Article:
Thus we can apply the same analogy to AI as well for those AI tools (e.g. ChatGPT, etc.) that we humans can take advantage of directly. Yes, we cannot easily apply it to all AI tools. Why? Because some of them are in our control, by control I mean we could trigger their action, such as prompting an AI chatbot, asking Alexa/Siri a favor, etc. On the other hand, some of them are partially in our control, such as Instagram/TikTok algorithms, Amazon recommendation systems, etc. And some are out of our control.

For this, David Chalmers gave a talk on whether we can consider Large Language Models, LLMs, as extended minds or not. He questioned whether we could consider AI tools, like ChatGPT, as tools to extend our minds, because given the right prompt, the chatbot responds to us with useful information. To the amazement of all, he says that a technology like ChatGPT might be operating too much independently to be an extension of the mind.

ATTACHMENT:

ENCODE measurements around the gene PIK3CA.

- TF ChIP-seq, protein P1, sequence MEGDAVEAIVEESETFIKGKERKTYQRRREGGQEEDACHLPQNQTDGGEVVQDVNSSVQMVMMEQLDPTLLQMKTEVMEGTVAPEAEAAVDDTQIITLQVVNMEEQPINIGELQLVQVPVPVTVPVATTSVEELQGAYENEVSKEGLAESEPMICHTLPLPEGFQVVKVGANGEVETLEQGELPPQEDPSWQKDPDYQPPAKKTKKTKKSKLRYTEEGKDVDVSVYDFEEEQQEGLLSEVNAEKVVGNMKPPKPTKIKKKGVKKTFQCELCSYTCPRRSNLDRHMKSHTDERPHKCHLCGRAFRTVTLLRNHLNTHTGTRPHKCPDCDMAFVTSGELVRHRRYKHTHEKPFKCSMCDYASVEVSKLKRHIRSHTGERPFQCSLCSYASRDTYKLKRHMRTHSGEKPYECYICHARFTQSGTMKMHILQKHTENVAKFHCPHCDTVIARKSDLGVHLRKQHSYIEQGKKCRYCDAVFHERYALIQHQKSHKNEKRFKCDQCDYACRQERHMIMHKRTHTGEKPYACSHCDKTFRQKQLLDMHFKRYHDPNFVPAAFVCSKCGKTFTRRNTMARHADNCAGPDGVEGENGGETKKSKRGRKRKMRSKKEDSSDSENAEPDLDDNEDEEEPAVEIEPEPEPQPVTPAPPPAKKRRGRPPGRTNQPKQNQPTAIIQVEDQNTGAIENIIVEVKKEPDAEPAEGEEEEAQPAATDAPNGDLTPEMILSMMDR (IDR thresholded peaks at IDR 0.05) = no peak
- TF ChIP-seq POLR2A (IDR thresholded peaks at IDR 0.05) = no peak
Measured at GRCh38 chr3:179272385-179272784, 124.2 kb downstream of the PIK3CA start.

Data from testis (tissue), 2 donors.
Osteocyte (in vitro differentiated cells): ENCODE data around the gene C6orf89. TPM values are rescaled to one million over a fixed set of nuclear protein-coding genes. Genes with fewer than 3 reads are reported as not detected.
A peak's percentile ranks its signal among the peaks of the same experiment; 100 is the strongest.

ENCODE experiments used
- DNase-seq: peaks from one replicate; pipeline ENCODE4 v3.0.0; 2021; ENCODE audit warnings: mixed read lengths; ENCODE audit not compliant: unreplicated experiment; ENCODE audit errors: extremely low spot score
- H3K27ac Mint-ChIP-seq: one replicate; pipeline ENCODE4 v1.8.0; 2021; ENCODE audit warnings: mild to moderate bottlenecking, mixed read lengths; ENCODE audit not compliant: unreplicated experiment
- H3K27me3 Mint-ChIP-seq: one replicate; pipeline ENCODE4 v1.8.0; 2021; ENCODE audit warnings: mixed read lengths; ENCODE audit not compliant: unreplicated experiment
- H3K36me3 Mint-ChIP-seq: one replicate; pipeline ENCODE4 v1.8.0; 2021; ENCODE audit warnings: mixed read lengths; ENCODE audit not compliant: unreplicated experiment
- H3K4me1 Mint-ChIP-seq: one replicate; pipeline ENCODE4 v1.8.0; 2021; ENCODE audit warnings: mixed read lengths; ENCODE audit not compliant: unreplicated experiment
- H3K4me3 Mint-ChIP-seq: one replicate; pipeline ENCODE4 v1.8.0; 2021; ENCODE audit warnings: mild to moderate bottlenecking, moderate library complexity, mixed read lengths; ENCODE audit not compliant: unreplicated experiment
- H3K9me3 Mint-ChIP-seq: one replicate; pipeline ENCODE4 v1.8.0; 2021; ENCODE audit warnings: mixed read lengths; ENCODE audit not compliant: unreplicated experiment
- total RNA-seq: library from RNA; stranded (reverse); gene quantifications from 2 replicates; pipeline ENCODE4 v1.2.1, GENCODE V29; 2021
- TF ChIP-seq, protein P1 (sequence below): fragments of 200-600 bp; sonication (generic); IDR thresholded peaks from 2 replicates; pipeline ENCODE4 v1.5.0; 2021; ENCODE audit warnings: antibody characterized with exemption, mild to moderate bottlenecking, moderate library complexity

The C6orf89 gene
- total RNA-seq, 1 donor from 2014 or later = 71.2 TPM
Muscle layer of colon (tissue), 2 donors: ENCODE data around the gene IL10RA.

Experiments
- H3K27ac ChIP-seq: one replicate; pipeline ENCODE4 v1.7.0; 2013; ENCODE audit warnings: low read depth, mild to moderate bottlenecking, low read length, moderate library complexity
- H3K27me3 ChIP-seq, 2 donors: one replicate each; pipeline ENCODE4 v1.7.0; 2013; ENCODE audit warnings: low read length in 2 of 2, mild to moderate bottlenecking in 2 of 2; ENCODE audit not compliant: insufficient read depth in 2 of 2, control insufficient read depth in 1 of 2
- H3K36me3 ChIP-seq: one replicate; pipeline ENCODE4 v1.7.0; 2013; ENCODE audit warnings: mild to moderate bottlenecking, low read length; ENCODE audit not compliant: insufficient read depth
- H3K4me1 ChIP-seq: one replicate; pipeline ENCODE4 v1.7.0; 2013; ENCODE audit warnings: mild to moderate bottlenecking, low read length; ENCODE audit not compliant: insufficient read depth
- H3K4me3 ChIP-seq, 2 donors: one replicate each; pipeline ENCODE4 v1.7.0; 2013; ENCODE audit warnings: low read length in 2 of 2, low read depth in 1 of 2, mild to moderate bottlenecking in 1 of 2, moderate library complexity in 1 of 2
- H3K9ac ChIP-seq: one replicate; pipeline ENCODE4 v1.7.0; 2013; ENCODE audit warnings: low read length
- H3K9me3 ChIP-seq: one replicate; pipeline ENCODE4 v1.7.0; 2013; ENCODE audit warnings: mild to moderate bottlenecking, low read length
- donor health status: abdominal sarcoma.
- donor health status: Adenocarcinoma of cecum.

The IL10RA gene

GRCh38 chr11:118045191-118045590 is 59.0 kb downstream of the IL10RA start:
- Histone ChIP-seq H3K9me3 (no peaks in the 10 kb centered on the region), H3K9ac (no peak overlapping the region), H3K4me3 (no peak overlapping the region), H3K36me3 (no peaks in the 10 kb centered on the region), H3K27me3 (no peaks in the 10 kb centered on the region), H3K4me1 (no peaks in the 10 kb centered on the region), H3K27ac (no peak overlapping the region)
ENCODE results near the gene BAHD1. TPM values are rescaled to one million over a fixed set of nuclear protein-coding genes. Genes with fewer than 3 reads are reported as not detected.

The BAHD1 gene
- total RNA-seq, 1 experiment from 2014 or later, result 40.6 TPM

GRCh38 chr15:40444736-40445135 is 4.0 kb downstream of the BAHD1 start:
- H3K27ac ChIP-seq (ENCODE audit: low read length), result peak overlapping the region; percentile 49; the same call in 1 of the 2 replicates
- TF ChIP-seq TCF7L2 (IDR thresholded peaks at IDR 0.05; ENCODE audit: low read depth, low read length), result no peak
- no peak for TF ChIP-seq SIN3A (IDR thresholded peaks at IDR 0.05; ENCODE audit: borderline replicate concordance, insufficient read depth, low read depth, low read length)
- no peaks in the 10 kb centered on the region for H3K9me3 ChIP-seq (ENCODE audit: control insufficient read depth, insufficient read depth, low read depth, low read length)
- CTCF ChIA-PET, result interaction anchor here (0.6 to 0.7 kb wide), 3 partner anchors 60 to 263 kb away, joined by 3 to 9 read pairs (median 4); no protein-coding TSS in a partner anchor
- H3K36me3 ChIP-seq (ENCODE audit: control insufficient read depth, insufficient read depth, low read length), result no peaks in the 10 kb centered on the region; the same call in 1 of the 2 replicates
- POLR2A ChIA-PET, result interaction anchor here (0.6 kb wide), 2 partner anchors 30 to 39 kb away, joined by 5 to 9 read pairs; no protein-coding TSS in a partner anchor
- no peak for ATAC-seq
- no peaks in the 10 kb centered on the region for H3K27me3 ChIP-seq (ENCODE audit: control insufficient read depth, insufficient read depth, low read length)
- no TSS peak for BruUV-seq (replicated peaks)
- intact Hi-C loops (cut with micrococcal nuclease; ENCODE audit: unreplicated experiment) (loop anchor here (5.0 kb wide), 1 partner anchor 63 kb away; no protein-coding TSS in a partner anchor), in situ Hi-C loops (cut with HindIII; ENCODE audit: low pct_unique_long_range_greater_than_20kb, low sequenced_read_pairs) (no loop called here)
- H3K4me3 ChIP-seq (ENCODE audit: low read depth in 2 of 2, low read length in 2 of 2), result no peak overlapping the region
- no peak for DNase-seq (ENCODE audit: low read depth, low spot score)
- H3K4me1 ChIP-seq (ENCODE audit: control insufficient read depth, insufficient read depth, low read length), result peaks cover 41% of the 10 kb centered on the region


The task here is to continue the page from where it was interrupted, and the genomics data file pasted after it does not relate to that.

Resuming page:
The theory of extended mind applies only to a number of AI tools, and as they get more autonomous the less they’re able to be considered as a mind extension.

He reasoned and discussed the criterion of why and when we consider a new technology as an extended mind; at the end, he concludes with a question to think about “Is this process extended cognition?”. A funny thing he did and we can ask the same question from GPT-4:

Interestingly there is a paper, published titled “Do Large Language Models Know What Humans Know?” [2209.01515] Do Large Language Models know what humans know? (arxiv.org) They did a False Belief Task, humans were correct 82.7% of the time while LLM was correct 74.5% of the time, which is pretty impressive; but the large language model did not describe human behavior completely. That says that language statistics solely are enough to generate something to false beliefs, but not fully account for humans.